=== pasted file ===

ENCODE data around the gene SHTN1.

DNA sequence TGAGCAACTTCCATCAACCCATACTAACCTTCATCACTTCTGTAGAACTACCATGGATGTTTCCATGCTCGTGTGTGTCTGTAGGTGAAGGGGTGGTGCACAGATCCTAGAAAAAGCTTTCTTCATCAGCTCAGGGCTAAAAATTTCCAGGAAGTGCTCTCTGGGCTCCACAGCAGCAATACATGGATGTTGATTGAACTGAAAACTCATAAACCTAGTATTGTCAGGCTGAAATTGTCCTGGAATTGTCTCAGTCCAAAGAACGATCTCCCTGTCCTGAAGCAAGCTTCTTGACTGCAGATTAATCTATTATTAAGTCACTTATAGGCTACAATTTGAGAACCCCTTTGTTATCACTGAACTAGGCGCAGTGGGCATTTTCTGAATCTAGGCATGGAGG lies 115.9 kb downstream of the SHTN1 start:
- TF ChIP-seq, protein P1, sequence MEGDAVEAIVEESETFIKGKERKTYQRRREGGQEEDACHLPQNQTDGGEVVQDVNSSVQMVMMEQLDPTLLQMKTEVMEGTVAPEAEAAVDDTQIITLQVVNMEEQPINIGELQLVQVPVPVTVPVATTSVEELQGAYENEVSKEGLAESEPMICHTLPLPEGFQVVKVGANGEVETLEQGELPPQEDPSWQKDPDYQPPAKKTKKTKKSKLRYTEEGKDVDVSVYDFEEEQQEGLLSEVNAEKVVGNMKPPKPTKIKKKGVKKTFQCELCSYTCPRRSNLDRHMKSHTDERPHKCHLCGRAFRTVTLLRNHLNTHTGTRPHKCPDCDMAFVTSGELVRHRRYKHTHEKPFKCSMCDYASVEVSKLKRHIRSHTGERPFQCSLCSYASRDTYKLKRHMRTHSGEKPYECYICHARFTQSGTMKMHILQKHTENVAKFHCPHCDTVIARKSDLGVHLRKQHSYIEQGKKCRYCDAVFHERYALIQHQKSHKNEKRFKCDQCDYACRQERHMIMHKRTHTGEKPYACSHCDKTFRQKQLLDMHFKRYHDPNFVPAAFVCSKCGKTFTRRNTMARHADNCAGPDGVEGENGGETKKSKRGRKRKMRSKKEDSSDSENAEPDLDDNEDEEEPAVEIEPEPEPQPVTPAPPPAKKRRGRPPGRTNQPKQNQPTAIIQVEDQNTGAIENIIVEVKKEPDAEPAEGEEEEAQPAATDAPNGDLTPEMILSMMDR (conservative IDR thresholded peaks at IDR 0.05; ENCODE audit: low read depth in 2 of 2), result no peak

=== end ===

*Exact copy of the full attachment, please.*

ENCODE data around the gene SHTN1.

DNA sequence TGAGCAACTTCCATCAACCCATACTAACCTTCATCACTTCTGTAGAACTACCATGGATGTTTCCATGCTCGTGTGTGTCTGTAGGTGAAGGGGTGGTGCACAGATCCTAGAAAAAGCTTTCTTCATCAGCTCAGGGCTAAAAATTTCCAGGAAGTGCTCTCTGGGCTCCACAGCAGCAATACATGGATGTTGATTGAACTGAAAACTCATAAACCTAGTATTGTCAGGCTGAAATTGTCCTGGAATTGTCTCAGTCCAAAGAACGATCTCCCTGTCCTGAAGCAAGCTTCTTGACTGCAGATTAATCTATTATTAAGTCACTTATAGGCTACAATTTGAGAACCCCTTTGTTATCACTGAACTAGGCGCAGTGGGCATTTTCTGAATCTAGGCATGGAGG lies 115.9 kb downstream of the SHTN1 start:
- TF ChIP-seq, protein P1, sequence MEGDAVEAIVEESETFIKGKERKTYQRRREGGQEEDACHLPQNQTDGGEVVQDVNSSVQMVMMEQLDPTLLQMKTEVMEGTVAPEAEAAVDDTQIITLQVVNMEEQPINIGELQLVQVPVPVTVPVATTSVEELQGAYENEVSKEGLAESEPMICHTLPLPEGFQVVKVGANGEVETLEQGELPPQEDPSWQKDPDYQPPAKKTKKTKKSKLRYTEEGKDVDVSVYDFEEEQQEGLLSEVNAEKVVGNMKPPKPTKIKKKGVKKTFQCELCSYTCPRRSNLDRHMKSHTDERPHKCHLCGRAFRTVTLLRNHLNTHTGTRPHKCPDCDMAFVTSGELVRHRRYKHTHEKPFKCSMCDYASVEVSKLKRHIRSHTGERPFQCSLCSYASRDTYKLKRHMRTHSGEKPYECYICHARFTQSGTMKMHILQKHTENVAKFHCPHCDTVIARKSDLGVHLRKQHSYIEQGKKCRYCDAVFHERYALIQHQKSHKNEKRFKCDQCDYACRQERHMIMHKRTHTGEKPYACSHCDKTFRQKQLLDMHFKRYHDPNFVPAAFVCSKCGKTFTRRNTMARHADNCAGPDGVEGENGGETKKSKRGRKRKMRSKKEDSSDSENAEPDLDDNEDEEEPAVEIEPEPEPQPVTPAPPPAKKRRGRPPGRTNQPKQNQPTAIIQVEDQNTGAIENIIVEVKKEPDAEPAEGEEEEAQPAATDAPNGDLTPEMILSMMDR (conservative IDR thresholded peaks at IDR 0.05; ENCODE audit: low read depth in 2 of 2), result no peak